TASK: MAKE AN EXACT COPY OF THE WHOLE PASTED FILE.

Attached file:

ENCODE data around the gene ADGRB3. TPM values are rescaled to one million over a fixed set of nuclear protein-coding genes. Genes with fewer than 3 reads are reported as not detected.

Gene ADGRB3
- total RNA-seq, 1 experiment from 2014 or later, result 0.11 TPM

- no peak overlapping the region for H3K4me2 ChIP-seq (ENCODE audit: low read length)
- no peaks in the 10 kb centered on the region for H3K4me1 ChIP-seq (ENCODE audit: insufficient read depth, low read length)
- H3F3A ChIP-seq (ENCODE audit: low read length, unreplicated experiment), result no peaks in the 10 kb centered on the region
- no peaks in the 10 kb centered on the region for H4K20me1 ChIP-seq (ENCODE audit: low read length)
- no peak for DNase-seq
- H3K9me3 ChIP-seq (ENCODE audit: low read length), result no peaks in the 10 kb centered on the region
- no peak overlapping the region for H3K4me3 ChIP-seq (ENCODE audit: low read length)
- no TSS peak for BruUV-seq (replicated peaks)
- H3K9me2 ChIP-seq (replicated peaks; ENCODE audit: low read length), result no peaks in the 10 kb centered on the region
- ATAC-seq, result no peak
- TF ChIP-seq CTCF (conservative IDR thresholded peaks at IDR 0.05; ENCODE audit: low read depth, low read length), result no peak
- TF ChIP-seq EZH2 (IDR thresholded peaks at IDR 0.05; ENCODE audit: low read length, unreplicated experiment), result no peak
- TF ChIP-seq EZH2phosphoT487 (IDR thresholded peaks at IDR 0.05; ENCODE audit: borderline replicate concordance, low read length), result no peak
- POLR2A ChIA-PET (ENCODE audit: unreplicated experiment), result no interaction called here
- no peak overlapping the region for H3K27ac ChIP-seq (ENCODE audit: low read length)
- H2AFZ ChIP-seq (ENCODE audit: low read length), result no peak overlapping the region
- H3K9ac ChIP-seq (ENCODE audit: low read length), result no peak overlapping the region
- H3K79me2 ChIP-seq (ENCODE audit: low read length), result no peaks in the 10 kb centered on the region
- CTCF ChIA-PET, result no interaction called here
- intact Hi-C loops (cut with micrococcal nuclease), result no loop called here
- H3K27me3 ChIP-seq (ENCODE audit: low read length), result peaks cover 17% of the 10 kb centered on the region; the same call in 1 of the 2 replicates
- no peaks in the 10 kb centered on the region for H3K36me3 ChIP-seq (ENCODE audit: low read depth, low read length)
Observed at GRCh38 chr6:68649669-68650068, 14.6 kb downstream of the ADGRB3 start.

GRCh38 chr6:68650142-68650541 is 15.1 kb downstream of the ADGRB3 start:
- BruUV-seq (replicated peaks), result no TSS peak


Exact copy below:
ENCODE data around the gene ADGRB3. TPM values are rescaled to one million over a fixed set of nuclear protein-coding genes. Genes with fewer than 3 reads are reported as not detected.

Gene ADGRB3
- total RNA-seq, 1 experiment from 2014 or later, result 0.11 TPM

- no peak overlapping the region for H3K4me2 ChIP-seq (ENCODE audit: low read length)
- no peaks in the 10 kb centered on the region for H3K4me1 ChIP-seq (ENCODE audit: insufficient read depth, low read length)
- H3F3A ChIP-seq (ENCODE audit: low read length, unreplicated experiment), result no peaks in the 10 kb centered on the region
- no peaks in the 10 kb centered on the region for H4K20me1 ChIP-seq (ENCODE audit: low read length)
- no peak for DNase-seq
- H3K9me3 ChIP-seq (ENCODE audit: low read length), result no peaks in the 10 kb centered on the region
- no peak overlapping the region for H3K4me3 ChIP-seq (ENCODE audit: low read length)
- no TSS peak for BruUV-seq (replicated peaks)
- H3K9me2 ChIP-seq (replicated peaks; ENCODE audit: low read length), result no peaks in the 10 kb centered on the region
- ATAC-seq, result no peak
- TF ChIP-seq CTCF (conservative IDR thresholded peaks at IDR 0.05; ENCODE audit: low read depth, low read length), result no peak
- TF ChIP-seq EZH2 (IDR thresholded peaks at IDR 0.05; ENCODE audit: low read length, unreplicated experiment), result no peak
- TF ChIP-seq EZH2phosphoT487 (IDR thresholded peaks at IDR 0.05; ENCODE audit: borderline replicate concordance, low read length), result no peak
- POLR2A ChIA-PET (ENCODE audit: unreplicated experiment), result no interaction called here
- no peak overlapping the region for H3K27ac ChIP-seq (ENCODE audit: low read length)
- H2AFZ ChIP-seq (ENCODE audit: low read length), result no peak overlapping the region
- H3K9ac ChIP-seq (ENCODE audit: low read length), result no peak overlapping the region
- H3K79me2 ChIP-seq (ENCODE audit: low read length), result no peaks in the 10 kb centered on the region
- CTCF ChIA-PET, result no interaction called here
- intact Hi-C loops (cut with micrococcal nuclease), result no loop called here
- H3K27me3 ChIP-seq (ENCODE audit: low read length), result peaks cover 17% of the 10 kb centered on the region; the same call in 1 of the 2 replicates
- no peaks in the 10 kb centered on the region for H3K36me3 ChIP-seq (ENCODE audit: low read depth, low read length)
Observed at GRCh38 chr6:68649669-68650068, 14.6 kb downstream of the ADGRB3 start.

GRCh38 chr6:68650142-68650541 is 15.1 kb downstream of the ADGRB3 start:
- BruUV-seq (replicated peaks), result no TSS peak